Decided to go freelancing?
Everyone will have different reasons why they’ve decided to take up the freelancing lifestyle.
Some of these are:
Saving enough to quit their low-paying job so they can create a safety net when they finally take the jump to full-time freelancing
Earning more through freelance jobs, to augment their salary from regular employment
Spending time to pursue passion projects, while still earning money on the side
But whatever our reason is (and whatever our professional setup may be), the important thing to remember is that the goal of all our hard work is to secure ourselves financially. And truth be told, we won’t be financially stable if we don’t understand three things:
Our goal is not to work for work's sake, but to prepare for our future;
We’re going to regret not making a financial plan once we reach retirement, or when a family member gets sick;
The best time to make a financial plan is now.
Real talk: Keeping track of your expenses and savings can be difficult, and investing does sound very daunting. That’s why we’ve prepared five easy tips you can follow now to start your way towards financial empowerment:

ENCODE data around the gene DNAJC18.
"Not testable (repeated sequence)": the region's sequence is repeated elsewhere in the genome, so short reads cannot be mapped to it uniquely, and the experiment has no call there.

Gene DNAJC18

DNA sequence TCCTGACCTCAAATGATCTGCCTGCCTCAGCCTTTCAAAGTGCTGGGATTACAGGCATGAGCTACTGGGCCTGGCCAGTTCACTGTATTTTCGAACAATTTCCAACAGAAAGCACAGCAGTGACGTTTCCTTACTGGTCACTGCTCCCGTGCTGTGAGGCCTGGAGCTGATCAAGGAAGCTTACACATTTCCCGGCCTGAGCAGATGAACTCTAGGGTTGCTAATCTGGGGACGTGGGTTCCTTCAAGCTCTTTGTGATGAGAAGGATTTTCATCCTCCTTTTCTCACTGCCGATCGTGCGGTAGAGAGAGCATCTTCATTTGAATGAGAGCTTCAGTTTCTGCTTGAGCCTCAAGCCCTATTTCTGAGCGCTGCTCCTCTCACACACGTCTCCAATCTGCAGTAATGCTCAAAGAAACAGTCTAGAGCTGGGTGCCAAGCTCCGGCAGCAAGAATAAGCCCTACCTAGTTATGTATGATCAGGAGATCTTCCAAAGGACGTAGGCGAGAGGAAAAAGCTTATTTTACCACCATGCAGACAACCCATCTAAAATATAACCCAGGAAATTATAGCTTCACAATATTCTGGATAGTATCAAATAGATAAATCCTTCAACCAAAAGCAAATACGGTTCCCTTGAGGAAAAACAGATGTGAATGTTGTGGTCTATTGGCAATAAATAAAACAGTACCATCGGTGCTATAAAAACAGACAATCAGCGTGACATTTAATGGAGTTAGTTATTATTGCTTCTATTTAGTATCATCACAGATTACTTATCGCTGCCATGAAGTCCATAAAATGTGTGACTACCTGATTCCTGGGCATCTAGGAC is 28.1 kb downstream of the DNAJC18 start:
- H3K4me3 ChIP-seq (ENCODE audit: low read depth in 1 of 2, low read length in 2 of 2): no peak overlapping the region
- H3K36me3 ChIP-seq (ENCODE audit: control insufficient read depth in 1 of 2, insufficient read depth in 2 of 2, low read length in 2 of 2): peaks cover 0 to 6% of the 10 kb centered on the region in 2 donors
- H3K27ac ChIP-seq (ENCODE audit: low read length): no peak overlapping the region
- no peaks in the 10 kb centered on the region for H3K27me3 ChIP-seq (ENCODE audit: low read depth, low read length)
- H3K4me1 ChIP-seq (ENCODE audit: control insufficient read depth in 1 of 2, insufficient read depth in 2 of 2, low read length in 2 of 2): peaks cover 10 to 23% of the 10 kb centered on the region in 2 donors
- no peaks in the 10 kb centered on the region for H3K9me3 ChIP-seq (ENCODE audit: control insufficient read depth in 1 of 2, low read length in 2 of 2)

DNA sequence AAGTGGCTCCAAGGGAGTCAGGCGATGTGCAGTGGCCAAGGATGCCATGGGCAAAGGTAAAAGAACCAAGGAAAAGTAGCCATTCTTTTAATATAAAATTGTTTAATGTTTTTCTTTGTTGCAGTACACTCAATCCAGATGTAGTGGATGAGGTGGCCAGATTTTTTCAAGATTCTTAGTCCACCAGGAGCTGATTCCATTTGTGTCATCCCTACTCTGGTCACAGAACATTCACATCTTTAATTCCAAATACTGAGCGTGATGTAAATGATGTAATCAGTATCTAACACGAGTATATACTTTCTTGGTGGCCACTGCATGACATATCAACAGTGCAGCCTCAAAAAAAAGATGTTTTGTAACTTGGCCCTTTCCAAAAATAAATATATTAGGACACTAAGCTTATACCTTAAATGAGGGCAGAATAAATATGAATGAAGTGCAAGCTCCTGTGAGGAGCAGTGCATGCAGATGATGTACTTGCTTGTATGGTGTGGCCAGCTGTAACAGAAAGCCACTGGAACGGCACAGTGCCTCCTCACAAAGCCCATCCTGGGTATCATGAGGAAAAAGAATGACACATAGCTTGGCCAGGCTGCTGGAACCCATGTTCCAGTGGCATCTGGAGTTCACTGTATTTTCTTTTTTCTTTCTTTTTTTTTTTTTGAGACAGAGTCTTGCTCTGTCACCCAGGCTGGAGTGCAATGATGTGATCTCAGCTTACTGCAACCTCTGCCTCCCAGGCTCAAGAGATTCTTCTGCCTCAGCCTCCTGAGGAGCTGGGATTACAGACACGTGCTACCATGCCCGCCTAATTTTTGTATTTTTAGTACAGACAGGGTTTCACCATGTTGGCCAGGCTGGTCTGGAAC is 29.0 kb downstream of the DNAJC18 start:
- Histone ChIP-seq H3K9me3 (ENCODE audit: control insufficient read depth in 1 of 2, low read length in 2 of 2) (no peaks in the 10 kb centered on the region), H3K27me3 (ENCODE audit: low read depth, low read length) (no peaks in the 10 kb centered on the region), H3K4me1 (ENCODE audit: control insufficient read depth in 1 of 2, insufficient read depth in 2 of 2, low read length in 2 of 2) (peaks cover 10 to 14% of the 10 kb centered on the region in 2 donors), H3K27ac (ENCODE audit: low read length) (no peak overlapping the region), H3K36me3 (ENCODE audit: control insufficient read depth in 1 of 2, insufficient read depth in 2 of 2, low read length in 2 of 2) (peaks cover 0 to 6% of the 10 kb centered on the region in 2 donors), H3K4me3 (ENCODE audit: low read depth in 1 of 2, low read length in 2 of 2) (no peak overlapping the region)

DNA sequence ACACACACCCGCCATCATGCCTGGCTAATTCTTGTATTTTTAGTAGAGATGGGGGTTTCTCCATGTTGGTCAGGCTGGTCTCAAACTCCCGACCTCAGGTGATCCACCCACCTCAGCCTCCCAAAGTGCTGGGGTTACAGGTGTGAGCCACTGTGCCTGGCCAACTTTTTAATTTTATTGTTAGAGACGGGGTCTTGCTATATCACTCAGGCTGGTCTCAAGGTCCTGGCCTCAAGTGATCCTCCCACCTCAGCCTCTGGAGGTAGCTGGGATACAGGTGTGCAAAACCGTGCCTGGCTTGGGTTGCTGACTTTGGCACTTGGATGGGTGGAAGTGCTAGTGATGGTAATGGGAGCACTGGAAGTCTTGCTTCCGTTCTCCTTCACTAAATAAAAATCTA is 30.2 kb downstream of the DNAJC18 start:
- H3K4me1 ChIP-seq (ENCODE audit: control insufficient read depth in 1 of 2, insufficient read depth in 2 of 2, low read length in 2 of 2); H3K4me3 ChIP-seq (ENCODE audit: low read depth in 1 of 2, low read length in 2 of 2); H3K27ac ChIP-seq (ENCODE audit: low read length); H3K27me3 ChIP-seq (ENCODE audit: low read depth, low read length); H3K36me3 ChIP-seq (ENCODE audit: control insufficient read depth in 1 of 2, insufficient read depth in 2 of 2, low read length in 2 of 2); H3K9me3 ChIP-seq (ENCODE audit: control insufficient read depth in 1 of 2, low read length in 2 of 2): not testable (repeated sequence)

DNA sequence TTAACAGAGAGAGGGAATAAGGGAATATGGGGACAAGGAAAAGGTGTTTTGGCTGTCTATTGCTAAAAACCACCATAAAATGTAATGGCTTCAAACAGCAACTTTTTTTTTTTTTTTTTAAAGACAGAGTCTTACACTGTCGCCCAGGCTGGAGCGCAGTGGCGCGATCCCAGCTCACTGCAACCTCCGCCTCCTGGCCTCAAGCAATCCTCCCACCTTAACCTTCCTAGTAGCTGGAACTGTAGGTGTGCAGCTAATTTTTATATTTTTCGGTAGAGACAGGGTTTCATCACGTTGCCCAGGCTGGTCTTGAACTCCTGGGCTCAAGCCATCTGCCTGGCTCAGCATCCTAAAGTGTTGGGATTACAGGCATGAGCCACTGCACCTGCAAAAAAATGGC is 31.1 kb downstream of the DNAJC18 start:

A penny today for tomorrow’s rainy days. Murphy’s Law tells us: When things can go downhill, they usually do. So before the worst happens, insulate yourself from unexpected bills by setting up an emergency fund. Save up a portion of your salary good enough to cover you for six months to a year, just in case you’d need to bear the cost of a sudden injury or a replacement for your damaged car.
Cut your credit card some slack. If you can pay in cash, do it. The temptation to overspend and charge it to future earnings can be hard to resist once you’ve started on the habit. Don’t buy more than what you already have in the bank, as much as possible. Before handing over your credit card to purchase something, ask yourself: do you really need an extra pair of shoes, or that trendy blazer? (Probably not.)
Use apps to patch up your leaking finances. You don’t need to whip out your pen and paper to keep track of your expenses-- there are apps like Monefy and You Need a Budget which can help you cut down on your spending and save up. Thanks to your mobile phone, it’s easier to remember where you’re splurging your hard-earned money at, as you can document everything right after you’ve paid the bill.
Get savvy on stocks. How about going for mutual funds? Investopedia gives the lowdown on what you need to know on how you can start investing.
Follow the 50/30/20 rule. Fifty percent of your salary goes to fixed costs, thirty percent to flexible expenses (like that random out-of-town trip or date), and twenty to your savings. It’s that simple.